Help for Teens
If you are a teenager involved in an abusive relationship, you need to remember that no one deserves to be abused or threatened. Remember you cannot change your batterer, and in time the violence will get worse. You need to take care of yourself. Talk to a trusted adult or locate a shelter or agency serving victims of domestic abuse in your community. Together, you can talk about making a plan to end the relationship and remain safe.
Call the Shelterhouse 24-hour hotline, 1-877-216-6383. Help is available 24 hours a day, 7 days a week.
- Consider double-dating the first few times you go out with a new person.
- Before leaving on a date, know the exact plans for the evening and make sure a parent or friend knows these plans and what time to expect you home. Let your date know that you are expected to call or tell that person when you get in.
- Be aware of your decreased ability to react under the influence of alcohol or drugs.
- If you leave a party with someone you do not know well, make sure you tell another person you are leaving and with whom. Ask a friend to call and make sure you arrived home safely.
- Assert yourself when necessary. Be firm and straightforward in your relationships.
- Trust your instincts. If a situation makes you uncomfortable, try to be calm and think of a way to remove yourself from the situation.
Safety Planning for Teens
You should think ahead about ways to be safe if you are in a dangerous or potentially dangerous relationship. Here are some things to consider in designing your own safety plan.
- What adults can you tell about the violence and abuse?
- What people at school can you tell in order to be safe–teachers, principal, counselors, security?
- Consider changing your school locker or lock.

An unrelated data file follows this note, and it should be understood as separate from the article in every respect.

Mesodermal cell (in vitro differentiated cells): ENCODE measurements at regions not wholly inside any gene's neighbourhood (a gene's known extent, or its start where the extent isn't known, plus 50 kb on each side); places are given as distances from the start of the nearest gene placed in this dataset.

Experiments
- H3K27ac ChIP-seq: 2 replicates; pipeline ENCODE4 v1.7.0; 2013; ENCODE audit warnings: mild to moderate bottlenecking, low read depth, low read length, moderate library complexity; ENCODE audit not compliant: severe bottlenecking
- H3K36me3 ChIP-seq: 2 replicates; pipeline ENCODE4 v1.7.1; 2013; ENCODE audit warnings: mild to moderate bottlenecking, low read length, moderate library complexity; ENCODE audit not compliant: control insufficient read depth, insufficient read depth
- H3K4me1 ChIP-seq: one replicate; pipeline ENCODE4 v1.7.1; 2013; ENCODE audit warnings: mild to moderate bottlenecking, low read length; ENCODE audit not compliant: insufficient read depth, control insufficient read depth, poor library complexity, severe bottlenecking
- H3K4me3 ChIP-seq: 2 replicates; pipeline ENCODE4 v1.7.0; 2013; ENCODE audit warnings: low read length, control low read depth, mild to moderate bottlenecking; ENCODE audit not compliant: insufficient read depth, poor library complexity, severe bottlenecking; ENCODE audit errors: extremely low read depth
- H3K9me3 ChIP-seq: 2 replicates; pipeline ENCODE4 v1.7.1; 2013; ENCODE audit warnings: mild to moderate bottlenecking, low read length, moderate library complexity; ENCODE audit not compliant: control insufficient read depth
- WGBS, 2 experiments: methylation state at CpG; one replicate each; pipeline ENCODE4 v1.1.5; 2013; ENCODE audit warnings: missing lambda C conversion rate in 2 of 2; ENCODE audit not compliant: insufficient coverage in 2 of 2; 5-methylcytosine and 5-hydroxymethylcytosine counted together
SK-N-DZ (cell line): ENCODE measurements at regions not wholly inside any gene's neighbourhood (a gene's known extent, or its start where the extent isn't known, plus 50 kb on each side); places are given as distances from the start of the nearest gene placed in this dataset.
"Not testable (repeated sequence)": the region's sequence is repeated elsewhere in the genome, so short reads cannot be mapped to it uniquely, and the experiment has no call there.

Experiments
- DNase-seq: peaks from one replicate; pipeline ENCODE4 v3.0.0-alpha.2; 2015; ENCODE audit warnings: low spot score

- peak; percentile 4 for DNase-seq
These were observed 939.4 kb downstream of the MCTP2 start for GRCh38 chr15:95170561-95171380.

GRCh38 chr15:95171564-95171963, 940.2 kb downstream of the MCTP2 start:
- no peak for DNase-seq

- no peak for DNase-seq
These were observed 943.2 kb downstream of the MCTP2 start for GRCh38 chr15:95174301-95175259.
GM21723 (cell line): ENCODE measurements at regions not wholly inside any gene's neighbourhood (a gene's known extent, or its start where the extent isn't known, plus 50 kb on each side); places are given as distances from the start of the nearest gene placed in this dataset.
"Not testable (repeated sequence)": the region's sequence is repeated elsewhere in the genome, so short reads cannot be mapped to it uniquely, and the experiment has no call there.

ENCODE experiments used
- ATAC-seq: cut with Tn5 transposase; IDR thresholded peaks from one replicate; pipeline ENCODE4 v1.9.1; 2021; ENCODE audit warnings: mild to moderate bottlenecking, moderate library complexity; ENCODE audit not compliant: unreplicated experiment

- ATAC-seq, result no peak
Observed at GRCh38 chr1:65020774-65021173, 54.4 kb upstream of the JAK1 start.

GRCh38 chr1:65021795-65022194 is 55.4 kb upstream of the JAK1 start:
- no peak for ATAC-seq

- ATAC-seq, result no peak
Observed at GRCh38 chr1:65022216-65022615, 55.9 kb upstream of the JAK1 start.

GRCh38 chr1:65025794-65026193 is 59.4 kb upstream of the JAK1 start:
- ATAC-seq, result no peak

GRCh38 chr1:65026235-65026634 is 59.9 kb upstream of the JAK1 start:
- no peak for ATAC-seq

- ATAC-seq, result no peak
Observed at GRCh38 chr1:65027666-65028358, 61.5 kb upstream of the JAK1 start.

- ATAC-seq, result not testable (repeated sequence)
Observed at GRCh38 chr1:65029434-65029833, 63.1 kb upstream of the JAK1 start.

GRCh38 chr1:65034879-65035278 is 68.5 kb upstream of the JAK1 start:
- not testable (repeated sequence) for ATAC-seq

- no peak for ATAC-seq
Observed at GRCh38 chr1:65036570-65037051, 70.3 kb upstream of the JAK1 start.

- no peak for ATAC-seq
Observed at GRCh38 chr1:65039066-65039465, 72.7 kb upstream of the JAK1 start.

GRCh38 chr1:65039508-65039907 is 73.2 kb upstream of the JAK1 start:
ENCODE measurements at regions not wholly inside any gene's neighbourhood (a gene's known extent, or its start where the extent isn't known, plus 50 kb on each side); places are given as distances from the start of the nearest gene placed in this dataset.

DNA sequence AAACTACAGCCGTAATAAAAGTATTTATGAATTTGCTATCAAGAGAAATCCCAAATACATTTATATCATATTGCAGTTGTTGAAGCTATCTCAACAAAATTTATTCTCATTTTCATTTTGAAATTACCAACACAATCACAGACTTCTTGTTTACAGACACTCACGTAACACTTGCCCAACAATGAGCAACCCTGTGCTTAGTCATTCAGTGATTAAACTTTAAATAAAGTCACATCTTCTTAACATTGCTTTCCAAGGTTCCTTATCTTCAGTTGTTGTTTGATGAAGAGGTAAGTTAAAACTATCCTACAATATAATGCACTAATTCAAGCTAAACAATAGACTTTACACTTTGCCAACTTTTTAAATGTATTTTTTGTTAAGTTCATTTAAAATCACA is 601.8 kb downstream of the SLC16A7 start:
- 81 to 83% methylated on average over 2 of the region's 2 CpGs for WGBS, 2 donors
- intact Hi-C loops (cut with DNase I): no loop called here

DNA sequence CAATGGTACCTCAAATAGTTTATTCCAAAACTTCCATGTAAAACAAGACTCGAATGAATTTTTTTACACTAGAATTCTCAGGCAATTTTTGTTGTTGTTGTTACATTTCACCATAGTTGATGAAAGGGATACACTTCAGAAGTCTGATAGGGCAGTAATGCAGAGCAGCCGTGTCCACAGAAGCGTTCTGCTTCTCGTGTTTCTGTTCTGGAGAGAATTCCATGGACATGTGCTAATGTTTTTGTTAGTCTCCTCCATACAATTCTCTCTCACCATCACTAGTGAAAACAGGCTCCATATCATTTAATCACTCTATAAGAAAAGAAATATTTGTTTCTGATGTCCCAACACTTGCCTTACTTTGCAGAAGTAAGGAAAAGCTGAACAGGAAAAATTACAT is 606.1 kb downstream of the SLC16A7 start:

- Consider changing your route to/from school.
- Use a buddy system for going to school, classes and after school activities.
- What friends can you tell to help you remain safe?
- If stranded, who could you call for a ride home?
- Keep a journal describing the abuse.
- Get rid of or change the number to any beepers, pagers or cell phones the abuser gave you.
- Keep spare change, calling cards, number of the local shelter, number of someone who could help you and restraining orders with you at all times.
- Where could you go quickly to get away from an abusive person?
- What other things can you do?
Tips for Adults Who Care
If you suspect that your teenager is already involved with an abusive partner, ask. Give your teenager a chance to talk. Listen quietly to the whole story. Tell your teenager you are there to help — not to judge. If your teenager does not want to talk with you, help your teenager find another trusted person to talk with. Focus on your child and do not put down the abusive partner. Point out how unhappy your teenager seems to be while with this person. Take whatever safety measures are necessary, including calling Shelterhouse at 877-216-6383.
Teen dating violence often is hidden because teenagers typically:
- are inexperienced with dating relationships
- are pressured by peers to act violently
- want independence from parents
- have “romantic” views of love.
Teen dating violence is influenced by how teenagers look at themselves and others.
Young men may believe:
- they have the right to “control” their female partners in any way necessary.
- “masculinity” is physical aggressiveness
- they “possess” their partner.
- they should demand intimacy.
- they may lose respect if they are attentive and supportive toward their girlfriends.
Young women may believe:
- they are responsible for solving problems in their relationships
- their boyfriend’s jealousy, possessiveness and even physical abuse, is “romantic.”
- abuse is “normal” because their friends are also being abused.
- there is no one to ask for help.
Teenagers can choose better relationships when they learn to identify the early warning signs of an abusive relationship, understand that they have choices, and believe they are valuable people who deserve to be treated with respect.
What You Can Say to Your Teen
- “I care about what happens to you. I love you and I want to help.”
- “If you feel afraid, it may be abuse. Sometimes people behave in ways that are scary and make you feel threatened — even without using physical violence. Pay attention to your gut feelings.”
- “The abuse is not your fault. You are not to blame, no matter how guilty the person doing this to you is trying to make you feel. Your partner should not be doing this to you.”
- “It is the abuser who has a problem, not you. It is not your responsibility to help this person change.”
- “It is important to talk about this. Many people who have been victims of dating violence have been able to change their lives after they began talking to others. If you don’t want to talk with me, find someone you trust and talk with that person.”